Also this year, workers at the West Coast health care giant Kaiser Permanente won 21 percent raises after a three-day strike, and nurses in New York secured safe staffing provisions. Locomotive manufacturing workers in Erie, Pennsylvania struck for green technology and the right to strike over grievances — a critical tool when an employer persistently violates workers’ contracts —  and while they didn’t emerge victorious on everything, they did win some of it. The entertainment industry’s writers and actors — nearly 175,000 people in total — grabbed raises and a host of workplace protections, including reining in generative artificial intelligence (AI).

In the first quarter of 2023 alone, unionized workers’ wages jumped an average of 7 percent in the first year of their contracts, the biggest single-quarter uptick since 2007, according to Bloomberg Law. Overall, some 900,000 union workers secured double-digit raises this year through new contracts.

“That’s Just Class Consciousness”

It’s not just about the ballooning numbers in union workers’ paychecks. This year saw a qualitative shift too, a sense of things adding up to more than the sum of their parts. There were always bright spots in the US labor movement in the last decade or two — militant democratic unionism from the Chicago Teachers’ Union (CTU), the work of the longstanding reform caucus Teamsters for a Democratic Union (TDU) — but now, discrete fights are starting to flow into each other.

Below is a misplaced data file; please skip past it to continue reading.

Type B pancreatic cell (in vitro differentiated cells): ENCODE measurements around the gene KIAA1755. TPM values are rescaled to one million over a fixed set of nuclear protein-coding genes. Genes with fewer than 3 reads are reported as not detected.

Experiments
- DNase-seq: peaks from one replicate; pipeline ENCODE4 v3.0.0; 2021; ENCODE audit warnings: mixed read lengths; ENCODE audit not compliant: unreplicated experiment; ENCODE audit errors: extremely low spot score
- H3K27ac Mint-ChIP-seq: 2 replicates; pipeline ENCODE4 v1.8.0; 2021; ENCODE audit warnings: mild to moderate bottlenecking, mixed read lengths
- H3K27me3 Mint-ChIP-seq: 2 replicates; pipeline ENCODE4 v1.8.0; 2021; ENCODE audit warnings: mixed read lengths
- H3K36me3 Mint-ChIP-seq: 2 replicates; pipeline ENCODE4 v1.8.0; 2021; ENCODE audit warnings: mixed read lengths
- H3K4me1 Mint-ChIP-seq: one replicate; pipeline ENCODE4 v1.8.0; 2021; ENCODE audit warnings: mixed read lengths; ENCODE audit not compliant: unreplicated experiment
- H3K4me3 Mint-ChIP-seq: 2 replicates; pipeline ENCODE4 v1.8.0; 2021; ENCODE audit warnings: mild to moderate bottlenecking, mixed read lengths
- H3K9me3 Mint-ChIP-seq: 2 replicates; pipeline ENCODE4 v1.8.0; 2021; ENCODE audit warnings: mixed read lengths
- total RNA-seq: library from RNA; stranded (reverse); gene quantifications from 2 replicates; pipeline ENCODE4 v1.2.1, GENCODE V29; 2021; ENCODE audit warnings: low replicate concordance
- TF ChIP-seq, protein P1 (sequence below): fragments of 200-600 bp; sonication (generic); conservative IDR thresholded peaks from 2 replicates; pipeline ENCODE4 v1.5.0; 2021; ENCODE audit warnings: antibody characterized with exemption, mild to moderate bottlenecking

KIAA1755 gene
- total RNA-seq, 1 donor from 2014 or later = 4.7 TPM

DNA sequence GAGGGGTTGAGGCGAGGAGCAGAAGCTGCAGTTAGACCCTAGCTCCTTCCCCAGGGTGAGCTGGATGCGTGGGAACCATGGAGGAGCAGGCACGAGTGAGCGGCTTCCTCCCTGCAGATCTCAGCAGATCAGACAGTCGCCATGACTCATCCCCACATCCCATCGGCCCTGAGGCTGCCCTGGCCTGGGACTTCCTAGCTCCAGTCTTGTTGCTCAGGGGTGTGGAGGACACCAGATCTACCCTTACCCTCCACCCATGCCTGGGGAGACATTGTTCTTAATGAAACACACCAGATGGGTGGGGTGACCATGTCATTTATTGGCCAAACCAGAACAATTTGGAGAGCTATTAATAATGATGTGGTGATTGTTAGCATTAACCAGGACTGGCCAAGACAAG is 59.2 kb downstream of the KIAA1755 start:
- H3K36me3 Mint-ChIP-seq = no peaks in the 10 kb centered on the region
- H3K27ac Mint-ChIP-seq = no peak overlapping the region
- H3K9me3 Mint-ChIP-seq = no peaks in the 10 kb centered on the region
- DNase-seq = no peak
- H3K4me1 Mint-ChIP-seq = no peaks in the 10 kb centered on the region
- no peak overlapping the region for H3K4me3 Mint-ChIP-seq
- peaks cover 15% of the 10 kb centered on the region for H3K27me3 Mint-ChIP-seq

“Take the Hollywood strikes,” said labor historian Gabriel Winant, reflecting on this year. “They did it together — the Teamsters didn’t cross the picket lines — and the public was with them and seems to be with every strike now. The UAW strike, too, is a product of autoworkers’ militancy, but it also has to do with Labor Notes, DSA, and with graduate student unions. And people seem to be able to see the connection also to Amazon and Starbucks and so on.”

“That’s just class consciousness,” he added. “It feels like there is class consciousness coming out of these strikes as opposed to just trade-union consciousness.”